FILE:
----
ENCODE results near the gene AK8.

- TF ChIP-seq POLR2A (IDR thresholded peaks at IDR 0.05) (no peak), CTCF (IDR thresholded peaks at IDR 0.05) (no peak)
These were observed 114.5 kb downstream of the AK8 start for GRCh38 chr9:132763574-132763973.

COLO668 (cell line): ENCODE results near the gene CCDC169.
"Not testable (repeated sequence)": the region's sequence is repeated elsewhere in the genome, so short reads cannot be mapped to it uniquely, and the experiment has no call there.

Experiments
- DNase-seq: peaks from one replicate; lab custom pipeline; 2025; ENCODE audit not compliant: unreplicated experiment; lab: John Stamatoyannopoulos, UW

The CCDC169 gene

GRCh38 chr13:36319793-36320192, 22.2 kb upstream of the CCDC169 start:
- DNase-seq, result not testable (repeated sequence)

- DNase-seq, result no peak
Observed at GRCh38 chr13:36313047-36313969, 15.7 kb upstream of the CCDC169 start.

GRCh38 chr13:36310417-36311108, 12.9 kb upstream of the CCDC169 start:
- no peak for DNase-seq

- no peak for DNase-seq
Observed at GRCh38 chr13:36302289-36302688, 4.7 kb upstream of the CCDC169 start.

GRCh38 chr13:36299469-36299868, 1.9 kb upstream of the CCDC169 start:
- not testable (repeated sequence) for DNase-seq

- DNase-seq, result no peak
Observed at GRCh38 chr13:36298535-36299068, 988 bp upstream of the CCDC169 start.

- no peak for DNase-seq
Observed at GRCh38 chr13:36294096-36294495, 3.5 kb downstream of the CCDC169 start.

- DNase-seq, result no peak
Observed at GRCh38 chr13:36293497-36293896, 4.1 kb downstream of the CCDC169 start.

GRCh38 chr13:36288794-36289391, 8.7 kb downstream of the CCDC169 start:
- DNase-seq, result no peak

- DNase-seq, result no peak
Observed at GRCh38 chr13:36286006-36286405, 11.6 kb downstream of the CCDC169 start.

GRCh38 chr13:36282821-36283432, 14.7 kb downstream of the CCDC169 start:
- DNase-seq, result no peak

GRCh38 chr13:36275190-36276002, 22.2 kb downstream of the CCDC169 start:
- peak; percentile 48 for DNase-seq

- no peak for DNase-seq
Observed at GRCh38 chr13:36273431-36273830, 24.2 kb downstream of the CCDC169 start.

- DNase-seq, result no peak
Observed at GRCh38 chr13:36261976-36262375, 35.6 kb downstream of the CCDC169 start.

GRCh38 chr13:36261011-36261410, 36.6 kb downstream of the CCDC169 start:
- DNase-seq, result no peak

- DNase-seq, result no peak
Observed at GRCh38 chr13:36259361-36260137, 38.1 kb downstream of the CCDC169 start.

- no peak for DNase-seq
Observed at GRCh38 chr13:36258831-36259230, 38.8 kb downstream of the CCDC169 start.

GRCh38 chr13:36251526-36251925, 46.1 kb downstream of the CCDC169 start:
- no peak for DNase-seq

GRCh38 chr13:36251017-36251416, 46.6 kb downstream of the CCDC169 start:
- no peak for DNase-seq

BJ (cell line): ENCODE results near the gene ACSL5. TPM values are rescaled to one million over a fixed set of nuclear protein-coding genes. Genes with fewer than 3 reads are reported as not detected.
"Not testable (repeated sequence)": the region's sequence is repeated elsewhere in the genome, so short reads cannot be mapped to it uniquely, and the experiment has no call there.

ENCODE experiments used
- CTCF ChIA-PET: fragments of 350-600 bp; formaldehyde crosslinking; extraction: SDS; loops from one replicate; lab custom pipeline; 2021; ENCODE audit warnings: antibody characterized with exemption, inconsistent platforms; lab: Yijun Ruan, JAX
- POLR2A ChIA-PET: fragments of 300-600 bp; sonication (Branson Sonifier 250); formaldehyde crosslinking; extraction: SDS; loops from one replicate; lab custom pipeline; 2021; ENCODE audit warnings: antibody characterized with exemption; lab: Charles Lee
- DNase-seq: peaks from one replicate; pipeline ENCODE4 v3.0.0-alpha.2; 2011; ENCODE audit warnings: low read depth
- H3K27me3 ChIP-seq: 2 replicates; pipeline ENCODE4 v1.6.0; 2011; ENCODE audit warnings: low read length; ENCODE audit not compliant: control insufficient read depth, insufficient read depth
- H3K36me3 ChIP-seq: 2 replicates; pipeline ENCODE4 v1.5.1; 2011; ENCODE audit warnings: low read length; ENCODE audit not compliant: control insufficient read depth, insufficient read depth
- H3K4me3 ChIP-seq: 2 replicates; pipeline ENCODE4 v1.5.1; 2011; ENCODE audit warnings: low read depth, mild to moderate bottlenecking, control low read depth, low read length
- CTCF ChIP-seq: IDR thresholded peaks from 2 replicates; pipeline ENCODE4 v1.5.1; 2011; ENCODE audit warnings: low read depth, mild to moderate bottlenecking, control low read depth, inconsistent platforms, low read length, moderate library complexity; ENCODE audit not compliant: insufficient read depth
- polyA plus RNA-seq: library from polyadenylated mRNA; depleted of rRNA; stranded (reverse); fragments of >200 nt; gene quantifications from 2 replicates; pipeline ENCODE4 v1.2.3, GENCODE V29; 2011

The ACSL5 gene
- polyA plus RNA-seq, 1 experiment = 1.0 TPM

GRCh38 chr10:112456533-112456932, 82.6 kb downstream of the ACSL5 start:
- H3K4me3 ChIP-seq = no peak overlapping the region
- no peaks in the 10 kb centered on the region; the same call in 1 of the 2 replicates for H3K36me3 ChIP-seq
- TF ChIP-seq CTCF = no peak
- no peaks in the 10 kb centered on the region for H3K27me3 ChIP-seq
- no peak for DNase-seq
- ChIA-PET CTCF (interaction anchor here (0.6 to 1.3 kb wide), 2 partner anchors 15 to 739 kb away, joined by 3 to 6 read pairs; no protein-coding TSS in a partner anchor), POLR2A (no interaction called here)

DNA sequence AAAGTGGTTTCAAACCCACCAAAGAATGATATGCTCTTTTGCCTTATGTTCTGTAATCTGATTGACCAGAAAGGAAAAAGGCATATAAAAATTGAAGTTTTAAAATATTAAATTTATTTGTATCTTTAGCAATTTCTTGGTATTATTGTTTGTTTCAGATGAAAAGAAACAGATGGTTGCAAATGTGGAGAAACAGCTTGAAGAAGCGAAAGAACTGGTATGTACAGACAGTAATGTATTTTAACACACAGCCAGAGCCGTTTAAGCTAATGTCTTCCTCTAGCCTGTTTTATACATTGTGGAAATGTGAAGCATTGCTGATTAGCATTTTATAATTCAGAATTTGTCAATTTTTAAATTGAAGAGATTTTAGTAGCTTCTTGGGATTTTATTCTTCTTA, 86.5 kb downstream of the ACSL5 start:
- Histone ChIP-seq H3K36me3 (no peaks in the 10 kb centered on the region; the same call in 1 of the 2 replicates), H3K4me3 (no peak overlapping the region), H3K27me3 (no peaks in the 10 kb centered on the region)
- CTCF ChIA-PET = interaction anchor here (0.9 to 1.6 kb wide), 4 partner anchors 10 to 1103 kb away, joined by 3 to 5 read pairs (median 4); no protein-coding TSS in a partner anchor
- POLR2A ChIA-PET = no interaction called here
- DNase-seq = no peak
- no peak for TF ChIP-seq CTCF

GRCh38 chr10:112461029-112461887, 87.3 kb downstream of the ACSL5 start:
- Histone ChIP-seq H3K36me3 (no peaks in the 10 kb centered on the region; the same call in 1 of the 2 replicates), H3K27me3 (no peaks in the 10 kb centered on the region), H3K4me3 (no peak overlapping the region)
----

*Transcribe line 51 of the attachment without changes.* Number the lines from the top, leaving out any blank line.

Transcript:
- POLR2A ChIA-PET: fragments of 300-600 bp; sonication (Branson Sonifier 250); formaldehyde crosslinking; extraction: SDS; loops from one replicate; lab custom pipeline; 2021; ENCODE audit warnings: antibody characterized with exemption; lab: Charles Lee